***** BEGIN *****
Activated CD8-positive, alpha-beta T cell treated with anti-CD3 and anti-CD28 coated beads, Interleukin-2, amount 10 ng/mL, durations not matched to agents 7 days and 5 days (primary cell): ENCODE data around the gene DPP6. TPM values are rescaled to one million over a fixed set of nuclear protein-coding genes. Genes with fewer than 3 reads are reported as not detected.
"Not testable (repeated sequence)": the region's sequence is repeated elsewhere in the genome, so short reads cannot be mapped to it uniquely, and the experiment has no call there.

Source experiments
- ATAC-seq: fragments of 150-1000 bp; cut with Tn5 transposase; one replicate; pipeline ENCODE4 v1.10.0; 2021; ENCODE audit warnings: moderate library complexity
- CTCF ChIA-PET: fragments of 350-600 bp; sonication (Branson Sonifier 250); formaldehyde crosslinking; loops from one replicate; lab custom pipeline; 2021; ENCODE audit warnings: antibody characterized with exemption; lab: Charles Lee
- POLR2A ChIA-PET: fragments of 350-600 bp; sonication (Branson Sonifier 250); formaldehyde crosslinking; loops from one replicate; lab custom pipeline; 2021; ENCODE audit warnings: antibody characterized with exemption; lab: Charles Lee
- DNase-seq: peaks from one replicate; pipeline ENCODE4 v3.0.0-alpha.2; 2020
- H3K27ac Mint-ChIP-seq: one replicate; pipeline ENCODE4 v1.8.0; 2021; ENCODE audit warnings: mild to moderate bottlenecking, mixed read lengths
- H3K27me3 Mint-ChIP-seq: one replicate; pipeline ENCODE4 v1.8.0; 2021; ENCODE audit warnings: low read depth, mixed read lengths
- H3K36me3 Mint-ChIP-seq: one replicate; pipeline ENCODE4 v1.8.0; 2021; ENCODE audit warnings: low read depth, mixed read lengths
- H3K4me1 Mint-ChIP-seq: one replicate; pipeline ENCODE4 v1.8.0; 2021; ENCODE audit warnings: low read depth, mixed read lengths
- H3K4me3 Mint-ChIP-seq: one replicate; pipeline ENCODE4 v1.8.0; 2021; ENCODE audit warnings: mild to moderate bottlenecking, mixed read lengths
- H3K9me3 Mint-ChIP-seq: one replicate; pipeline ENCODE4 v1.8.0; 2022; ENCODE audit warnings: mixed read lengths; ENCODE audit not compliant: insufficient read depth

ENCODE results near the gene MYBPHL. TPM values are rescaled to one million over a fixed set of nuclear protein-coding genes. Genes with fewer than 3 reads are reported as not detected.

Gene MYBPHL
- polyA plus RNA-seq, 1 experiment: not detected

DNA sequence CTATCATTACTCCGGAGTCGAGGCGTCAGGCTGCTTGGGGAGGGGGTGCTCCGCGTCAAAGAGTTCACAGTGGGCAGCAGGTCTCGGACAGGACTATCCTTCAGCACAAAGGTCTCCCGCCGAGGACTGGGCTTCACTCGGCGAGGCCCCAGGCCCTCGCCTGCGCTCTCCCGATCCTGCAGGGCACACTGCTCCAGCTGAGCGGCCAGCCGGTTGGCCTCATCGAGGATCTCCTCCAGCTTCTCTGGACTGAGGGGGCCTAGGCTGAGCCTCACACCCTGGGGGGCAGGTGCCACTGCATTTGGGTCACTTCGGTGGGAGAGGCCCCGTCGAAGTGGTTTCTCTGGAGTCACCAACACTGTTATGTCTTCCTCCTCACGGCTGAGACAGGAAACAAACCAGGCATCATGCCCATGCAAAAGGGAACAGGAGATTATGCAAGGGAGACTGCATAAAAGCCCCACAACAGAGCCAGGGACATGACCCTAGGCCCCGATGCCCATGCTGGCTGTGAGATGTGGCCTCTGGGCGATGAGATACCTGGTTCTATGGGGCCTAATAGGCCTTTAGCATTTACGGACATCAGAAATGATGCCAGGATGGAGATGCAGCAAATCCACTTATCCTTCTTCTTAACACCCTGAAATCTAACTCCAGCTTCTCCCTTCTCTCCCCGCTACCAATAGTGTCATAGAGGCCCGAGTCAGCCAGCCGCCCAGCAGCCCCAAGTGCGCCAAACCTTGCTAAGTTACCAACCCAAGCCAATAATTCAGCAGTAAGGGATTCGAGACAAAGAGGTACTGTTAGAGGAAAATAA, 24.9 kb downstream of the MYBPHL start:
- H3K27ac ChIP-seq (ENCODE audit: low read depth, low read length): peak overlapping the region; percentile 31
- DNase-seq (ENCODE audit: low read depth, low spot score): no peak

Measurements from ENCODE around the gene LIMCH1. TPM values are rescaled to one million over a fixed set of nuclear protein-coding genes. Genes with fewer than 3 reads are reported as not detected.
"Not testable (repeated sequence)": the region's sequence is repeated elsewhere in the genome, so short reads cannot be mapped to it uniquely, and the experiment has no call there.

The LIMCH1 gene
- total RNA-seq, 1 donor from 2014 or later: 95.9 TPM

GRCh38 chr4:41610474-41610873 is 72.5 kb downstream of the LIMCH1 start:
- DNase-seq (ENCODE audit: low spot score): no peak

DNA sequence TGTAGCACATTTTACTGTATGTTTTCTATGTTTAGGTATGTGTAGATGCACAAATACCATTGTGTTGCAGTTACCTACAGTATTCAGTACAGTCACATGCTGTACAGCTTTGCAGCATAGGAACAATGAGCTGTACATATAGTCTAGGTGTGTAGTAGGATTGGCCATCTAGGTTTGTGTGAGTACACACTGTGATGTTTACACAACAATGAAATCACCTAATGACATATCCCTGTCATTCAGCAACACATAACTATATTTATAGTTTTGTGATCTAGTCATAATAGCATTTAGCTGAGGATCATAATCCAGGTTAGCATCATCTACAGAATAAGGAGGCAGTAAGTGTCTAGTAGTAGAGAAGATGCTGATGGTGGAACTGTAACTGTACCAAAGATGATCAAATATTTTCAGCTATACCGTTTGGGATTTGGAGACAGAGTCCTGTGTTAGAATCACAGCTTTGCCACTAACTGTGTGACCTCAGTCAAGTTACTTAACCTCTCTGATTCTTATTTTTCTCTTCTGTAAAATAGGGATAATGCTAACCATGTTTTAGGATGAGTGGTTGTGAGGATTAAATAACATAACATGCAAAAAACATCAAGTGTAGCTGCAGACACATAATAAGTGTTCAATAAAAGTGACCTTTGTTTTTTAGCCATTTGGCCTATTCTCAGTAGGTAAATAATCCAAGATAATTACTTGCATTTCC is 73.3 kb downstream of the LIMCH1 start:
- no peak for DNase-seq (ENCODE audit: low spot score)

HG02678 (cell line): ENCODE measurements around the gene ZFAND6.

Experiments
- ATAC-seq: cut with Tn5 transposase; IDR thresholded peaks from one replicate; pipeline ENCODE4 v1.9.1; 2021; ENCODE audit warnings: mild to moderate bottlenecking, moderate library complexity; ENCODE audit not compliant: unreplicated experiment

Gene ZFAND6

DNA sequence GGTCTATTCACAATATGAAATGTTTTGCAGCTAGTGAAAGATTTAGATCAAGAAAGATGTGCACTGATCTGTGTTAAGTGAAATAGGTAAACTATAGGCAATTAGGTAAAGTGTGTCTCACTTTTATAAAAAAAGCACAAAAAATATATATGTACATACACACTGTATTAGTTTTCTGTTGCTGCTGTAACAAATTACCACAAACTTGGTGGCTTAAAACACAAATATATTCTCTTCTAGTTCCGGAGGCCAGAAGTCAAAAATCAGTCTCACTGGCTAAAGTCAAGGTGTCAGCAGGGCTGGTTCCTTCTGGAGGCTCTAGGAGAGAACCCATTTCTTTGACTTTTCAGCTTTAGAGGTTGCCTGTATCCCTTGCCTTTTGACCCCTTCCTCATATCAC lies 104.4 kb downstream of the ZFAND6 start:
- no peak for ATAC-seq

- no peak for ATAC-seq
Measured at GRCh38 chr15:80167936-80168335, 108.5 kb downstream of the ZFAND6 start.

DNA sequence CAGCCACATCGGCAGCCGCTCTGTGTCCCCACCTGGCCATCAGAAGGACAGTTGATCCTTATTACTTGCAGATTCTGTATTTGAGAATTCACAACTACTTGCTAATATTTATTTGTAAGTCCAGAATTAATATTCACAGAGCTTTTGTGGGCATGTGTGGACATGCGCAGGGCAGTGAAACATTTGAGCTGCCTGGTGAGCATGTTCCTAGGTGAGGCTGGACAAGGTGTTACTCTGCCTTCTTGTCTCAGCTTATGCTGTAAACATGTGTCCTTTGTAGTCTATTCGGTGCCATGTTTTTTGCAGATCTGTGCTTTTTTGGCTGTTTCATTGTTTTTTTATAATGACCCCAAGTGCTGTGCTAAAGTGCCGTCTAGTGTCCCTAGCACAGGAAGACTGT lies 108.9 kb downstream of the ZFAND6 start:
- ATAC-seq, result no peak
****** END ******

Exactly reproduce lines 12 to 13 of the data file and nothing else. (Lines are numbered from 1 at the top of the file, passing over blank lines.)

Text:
- H3K4me3 Mint-ChIP-seq: one replicate; pipeline ENCODE4 v1.8.0; 2021; ENCODE audit warnings: mild to moderate bottlenecking, mixed read lengths
- H3K9me3 Mint-ChIP-seq: one replicate; pipeline ENCODE4 v1.8.0; 2022; ENCODE audit warnings: mixed read lengths; ENCODE audit not compliant: insufficient read depth